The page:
If you have ADHD it is kinda likely that you procrastinate. Some of your friends might say it is one of your defining characteristics. I have to admit, it is not my favorite of the ADHD traits. Procrastination is responsible for a wide array of heartbreaking situations. Despite not loving the topic, it is absolutely worth us talking about for a few minutes here.
Too much time is spent agonizing over WHY we wait. The collective we (you, me, our friends and community) have given wayyyy too much weight and meaning to why we avoid certain things to the extent that we do. There is a swirl of accusatory answers to why we wait that could include: self sabotage, not caring, not trying, wanting to fail, hating success, being stupid, etc. These labels are not helpful or true. There is a swirl of accusatory answers to why we wait that could include: self sabotage, not caring, not trying, wanting to fail, hating success, being stupid, etc. These labels are not helpful or true.
Let me put the shame, blame and agony to rest right now. Here is the answer to why we wait: we ADHDers procrastinate because we have a disability that impacts our ability to pay attention properly. You simply cannot do certain tasks without paying attention to them. That’s it.
It is pretty unlikely that we procrastinate on our college applications and most of our written assignments because we don’t want to go to college or succeed in life. We don’t want to fail. We do usually want to get the darn thing done. I have never been convinced that any of the cases of procrastination that I’ve witnessed were about someone trying to sabotage their own efforts, hurt someone else, or limit their opportunities with failure. Those lines of thought can weigh us down with so much guilt and shame it can be crippling! The judgement sucks too. From the many, many people I’ve coached and from my own agonizing experiences I find that the answer to why we can do the activity only at the last minute is: we use the high stimulation of a deadline to stimulate our brains enough for action.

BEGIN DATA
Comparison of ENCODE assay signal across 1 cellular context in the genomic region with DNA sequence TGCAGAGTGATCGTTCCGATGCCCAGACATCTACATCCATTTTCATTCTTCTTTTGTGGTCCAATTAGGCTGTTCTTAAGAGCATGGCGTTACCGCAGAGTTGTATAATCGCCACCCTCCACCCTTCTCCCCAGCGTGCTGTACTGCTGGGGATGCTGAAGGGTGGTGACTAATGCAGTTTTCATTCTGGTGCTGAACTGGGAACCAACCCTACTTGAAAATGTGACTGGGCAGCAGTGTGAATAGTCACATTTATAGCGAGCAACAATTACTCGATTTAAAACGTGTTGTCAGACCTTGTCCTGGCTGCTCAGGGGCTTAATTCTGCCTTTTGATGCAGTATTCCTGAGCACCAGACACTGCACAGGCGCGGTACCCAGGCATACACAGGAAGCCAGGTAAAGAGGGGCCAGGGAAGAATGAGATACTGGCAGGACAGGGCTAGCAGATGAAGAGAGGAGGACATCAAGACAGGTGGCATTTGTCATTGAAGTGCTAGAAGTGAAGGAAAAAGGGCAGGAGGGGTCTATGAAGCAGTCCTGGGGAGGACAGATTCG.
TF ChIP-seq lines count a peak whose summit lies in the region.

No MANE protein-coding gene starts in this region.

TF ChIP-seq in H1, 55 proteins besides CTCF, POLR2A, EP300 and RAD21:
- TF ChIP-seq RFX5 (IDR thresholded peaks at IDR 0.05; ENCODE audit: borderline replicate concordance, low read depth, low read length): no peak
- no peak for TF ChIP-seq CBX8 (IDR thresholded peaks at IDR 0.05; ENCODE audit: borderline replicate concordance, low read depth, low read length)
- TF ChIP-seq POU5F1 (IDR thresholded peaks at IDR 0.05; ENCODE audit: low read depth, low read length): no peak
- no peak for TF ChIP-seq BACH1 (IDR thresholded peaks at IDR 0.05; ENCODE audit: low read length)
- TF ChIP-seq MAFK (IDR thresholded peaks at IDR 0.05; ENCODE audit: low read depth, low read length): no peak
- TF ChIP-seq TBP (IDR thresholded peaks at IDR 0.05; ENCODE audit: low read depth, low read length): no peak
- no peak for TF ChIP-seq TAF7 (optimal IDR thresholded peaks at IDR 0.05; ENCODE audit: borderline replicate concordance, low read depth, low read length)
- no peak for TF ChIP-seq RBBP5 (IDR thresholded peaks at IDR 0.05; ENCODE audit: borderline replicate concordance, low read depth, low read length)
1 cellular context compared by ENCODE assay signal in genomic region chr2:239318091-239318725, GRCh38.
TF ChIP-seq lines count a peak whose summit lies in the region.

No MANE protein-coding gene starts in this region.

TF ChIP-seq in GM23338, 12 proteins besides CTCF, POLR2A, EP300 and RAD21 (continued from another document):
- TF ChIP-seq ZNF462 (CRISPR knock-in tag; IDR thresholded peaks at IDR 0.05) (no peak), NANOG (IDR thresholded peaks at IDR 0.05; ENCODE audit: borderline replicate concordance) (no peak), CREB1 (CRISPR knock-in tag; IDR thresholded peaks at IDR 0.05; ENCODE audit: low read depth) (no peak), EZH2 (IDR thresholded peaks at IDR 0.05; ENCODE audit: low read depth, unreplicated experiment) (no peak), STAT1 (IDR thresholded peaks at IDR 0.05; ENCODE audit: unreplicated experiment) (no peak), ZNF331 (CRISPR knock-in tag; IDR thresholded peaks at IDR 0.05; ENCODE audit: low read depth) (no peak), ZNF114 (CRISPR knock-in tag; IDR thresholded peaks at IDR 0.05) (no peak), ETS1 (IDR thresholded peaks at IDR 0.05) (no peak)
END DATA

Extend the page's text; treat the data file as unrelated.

If this is a new line of thought for you, please take a few minutes and let that sink in. We have a problem in our brains that has to do with attention. We struggle with tasks that require attention if the task doesn’t naturally provide the right level of stimulation. We rely on the high stimulation of the last minute to get our brain chemistry primed for action. If we look at procrastination as a mismatch of stimulation needed vs stimulation provided then we can let go of all the emotion. The answer is chemistry based, not emotion based.
My deepest hope is that someone will read this blog and drop some of the guilt or shame they’ve been carrying. Or maybe someone will replace judgement with compassion. Feel free to share… this is absolutely one of those misery loves company types of topics;) While you’re reorganizing how you think about procrastination I’ll be working on another blog to talk about strategies to combat procrastination.